As a general rule, the unsuccessful party in a dispute must pay the successful party's costs. If the claim is only partially successful, costs will be allocated proportionately.
The successful party has the right to recover any costs deriving from the dispute – for example, any state fees relating to the dispute, amounts paid to the party's representatives, experts, specialists, witnesses, translators and others. The successful party may also recover costs incurred in relation to the collection of evidence, legalisation of documents received in another country, and issuance of a power of attorney. The list of costs that may be recovered by the successful party is not exhaustive.
Following the court's judgment on the merits of the case, the court will consider which party is liable for costs and to what extent, and the reasonableness of such costs. Costs are considered reasonable if they correspond to normal pricing.
The party required to pay costs can apply to the court to reduce the amount of costs, if the costs are proven to be unreasonable. For example, it is common practice in Russia for the court to significantly reduce the recoverable amount of fees paid to representatives. As a result, fees recovered may be several times lower than fees paid.
Though contingency fees are not prohibited by law, according to current court practice contingency fees are not recoverable.
Payment of taxes is regulated by the Tax Code of the Russian Federation (the Tax Code).
Pursuant to the provisions of the Tax Code, damages received by a claimant (on the basis of a court decision or as a result of voluntary payment by the defendant), penalties and other sanctions are subject to 20 per cent corporate income tax in Russia, unless there is a double tax treaty between Russia and the country of residency of the creditor, which provides for a lower tax rate on received income.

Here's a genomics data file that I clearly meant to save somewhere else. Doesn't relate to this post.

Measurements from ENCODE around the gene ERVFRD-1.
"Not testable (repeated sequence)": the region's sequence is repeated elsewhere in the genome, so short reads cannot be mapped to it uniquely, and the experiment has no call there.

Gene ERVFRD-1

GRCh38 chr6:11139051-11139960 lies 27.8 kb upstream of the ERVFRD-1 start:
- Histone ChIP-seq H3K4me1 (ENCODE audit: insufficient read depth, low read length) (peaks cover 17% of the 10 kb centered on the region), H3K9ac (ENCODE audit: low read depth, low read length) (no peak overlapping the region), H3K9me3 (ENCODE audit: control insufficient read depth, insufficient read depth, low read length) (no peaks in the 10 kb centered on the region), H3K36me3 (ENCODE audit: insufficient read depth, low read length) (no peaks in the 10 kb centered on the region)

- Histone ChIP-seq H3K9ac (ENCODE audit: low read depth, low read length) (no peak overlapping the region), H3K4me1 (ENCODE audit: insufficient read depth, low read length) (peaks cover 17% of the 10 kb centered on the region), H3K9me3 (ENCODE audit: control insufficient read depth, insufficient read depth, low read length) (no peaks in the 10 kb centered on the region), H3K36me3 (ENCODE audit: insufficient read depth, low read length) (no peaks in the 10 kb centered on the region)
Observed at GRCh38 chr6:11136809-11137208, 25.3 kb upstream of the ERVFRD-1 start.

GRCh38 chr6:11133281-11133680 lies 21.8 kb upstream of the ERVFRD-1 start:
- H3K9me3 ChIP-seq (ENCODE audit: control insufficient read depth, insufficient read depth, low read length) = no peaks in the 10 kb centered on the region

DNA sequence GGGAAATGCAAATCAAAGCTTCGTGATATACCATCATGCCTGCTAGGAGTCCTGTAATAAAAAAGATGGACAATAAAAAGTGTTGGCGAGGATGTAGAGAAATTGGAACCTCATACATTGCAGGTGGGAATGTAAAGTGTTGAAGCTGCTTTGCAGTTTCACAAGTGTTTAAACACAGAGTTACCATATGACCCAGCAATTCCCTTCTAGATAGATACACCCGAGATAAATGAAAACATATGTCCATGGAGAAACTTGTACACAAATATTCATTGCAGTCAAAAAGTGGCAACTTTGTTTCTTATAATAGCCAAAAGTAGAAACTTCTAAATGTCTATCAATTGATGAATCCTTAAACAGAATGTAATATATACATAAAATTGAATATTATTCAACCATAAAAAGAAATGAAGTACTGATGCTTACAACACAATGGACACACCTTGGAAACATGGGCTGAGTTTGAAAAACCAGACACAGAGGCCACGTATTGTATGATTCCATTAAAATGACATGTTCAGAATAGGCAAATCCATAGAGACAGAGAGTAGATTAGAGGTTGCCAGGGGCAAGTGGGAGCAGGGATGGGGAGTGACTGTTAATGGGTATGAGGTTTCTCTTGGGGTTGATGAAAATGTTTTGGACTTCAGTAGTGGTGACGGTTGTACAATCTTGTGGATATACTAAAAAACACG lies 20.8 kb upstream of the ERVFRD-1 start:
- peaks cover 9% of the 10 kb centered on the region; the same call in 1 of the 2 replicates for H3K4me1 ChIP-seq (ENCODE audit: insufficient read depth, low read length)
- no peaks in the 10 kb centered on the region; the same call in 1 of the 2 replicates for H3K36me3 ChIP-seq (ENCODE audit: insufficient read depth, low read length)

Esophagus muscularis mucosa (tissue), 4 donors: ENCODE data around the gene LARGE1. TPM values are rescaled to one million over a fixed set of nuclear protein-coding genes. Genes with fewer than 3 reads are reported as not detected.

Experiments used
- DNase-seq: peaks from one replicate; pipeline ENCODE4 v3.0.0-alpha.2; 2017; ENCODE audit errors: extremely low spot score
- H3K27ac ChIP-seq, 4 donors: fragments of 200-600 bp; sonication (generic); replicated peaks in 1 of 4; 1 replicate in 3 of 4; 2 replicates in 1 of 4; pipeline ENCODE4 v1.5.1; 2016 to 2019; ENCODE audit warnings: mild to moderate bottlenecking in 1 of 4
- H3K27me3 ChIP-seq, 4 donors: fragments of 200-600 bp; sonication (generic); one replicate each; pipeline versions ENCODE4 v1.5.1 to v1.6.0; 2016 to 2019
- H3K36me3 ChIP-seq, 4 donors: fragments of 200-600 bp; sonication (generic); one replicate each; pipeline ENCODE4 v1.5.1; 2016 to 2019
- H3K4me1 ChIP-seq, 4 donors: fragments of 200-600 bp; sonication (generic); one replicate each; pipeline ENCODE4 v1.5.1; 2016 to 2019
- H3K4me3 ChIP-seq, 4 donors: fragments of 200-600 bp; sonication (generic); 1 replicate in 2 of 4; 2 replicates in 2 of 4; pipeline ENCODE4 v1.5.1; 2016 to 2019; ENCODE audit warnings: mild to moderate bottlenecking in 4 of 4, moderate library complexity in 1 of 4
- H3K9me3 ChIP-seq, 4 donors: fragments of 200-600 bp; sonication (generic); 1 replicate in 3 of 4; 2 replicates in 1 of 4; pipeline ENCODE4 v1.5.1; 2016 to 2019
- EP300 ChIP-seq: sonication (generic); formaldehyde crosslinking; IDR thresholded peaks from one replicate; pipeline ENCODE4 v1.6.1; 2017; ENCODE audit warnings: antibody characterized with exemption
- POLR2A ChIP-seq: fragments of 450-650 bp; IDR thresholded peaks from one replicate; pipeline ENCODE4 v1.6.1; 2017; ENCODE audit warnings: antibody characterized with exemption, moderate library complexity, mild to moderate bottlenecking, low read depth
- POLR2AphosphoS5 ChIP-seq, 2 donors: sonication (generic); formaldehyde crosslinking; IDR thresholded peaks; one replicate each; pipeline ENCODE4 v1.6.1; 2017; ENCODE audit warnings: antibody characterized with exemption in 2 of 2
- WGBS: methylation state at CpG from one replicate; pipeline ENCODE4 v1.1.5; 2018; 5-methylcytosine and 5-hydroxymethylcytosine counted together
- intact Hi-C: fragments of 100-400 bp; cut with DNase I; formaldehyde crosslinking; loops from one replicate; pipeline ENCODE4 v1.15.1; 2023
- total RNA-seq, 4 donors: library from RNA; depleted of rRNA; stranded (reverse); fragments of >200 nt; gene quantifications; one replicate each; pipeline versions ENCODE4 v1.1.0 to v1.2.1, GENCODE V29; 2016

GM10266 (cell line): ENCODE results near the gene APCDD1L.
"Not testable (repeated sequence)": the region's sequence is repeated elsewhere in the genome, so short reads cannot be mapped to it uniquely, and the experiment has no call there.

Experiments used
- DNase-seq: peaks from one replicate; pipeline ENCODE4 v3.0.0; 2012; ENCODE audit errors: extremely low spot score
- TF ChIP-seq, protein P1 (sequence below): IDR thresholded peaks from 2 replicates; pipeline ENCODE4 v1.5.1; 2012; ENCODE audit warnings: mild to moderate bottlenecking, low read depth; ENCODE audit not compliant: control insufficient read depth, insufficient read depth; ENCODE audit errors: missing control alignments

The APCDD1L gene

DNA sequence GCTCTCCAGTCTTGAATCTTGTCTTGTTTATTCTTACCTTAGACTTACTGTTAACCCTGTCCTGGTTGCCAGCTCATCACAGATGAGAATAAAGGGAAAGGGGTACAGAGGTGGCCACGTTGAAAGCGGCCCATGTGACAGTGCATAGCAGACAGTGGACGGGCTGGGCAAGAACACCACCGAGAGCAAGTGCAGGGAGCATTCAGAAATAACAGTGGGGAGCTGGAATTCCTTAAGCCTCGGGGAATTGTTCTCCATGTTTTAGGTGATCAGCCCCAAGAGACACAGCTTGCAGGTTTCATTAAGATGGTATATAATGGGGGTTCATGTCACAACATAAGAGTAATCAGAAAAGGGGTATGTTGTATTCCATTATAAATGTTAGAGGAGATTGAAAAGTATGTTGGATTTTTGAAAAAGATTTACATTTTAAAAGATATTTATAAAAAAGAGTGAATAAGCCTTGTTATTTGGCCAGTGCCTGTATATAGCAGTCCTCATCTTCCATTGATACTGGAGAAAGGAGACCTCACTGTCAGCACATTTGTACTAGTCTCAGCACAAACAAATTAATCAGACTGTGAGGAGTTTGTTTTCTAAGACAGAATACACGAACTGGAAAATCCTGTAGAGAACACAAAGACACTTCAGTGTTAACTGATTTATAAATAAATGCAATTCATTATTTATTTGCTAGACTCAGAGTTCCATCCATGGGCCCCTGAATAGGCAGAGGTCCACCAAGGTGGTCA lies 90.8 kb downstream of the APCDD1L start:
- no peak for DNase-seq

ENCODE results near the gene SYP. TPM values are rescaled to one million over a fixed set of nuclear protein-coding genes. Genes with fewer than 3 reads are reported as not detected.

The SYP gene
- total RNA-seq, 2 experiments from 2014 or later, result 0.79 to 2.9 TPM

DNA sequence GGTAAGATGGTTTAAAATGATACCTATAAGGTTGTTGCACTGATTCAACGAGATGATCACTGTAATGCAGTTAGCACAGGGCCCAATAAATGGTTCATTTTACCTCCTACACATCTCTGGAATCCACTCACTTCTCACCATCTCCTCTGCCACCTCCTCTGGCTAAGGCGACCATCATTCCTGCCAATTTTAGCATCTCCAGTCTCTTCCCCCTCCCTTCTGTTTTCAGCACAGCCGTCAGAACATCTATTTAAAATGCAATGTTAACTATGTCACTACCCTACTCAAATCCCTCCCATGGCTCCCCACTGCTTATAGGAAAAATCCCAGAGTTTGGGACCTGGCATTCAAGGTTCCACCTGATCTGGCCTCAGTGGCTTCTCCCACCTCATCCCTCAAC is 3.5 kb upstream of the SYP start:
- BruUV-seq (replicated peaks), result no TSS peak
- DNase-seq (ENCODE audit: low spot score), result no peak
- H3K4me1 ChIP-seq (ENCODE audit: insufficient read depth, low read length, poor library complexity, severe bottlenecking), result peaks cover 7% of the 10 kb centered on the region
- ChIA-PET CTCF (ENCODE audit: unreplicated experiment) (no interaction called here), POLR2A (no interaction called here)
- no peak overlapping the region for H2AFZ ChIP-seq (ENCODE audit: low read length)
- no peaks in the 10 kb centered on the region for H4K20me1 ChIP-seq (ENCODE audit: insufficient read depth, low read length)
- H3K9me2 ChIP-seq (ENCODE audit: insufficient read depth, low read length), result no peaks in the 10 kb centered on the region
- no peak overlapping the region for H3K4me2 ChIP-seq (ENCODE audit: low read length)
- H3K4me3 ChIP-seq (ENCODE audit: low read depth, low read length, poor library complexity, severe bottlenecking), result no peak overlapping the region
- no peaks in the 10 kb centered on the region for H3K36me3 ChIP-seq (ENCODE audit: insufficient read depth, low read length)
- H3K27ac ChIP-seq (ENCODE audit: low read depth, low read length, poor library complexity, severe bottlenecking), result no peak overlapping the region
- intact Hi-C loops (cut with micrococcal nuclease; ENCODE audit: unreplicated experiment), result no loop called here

It is important to note that the taxable amount of damages received by the claimant could be reduced based on what the claimant states as their expenses pursuant to the Tax Code.
The amount of damages, penalties and other sanctions received by the claimant are not subject to VAT. For many years there was no unified approach as to whether VAT may be included by the claimant in the amounts of damages due to them. In 2013, the Supreme Arbitrazh Court ruled that VAT should not be included in the amount of damages due to the claimant, provided that the claimant has the right to VAT deduction. Generally, the courts follow this position.
III Expert evidence
The court has the right to involve an expert where it considers that specific professional knowledge is needed to resolve a dispute. This includes experts who are employees of state-owned or private expert organisations, or who have their own private practice.
There are no legal restrictions as to the qualifications of persons who may act as experts in court. The only exception is experts who are employees of state-owned organisations. According to the Federal Law on State Court and Expert Activities No. 75-FZ dated 31 May 2011 (the Law on State Court and Expert Activities), they must possess a higher education degree, additional professional education in a specific and relevant expertise area, and be qualified to conduct independent court examination. The level of expertise of state experts must be reconfirmed every five years.
The court also has the right to involve a 'specialist' to assist in resolving the dispute. The difference between a specialist and an expert is that the expert is involved by the court to conduct research and prepare an expert report reflecting their findings, while the specialist gives advice in a court hearing without conducting an examination and preparing a report. Specialists are rarely involved by Russian courts.
Also, in Russia it is common practice for a party to a dispute to hire its own expert, whom it believes is best qualified to conduct the examination. A party to the dispute will then formalise questions, and provide materials and documents to allow the expert to carry out the requested examination. Once ready, the party's expert report is submitted to the court. Though such reports cannot be considered expert reports as referred to in the APC and CPC, courts accept such reports and treat them as equal to other evidence.
ii The role of expert evidence in the calculation of damages
When calculating damages, Russian procedural rules do not give any preference to expert evidence over other sources of evidence available in a particular dispute.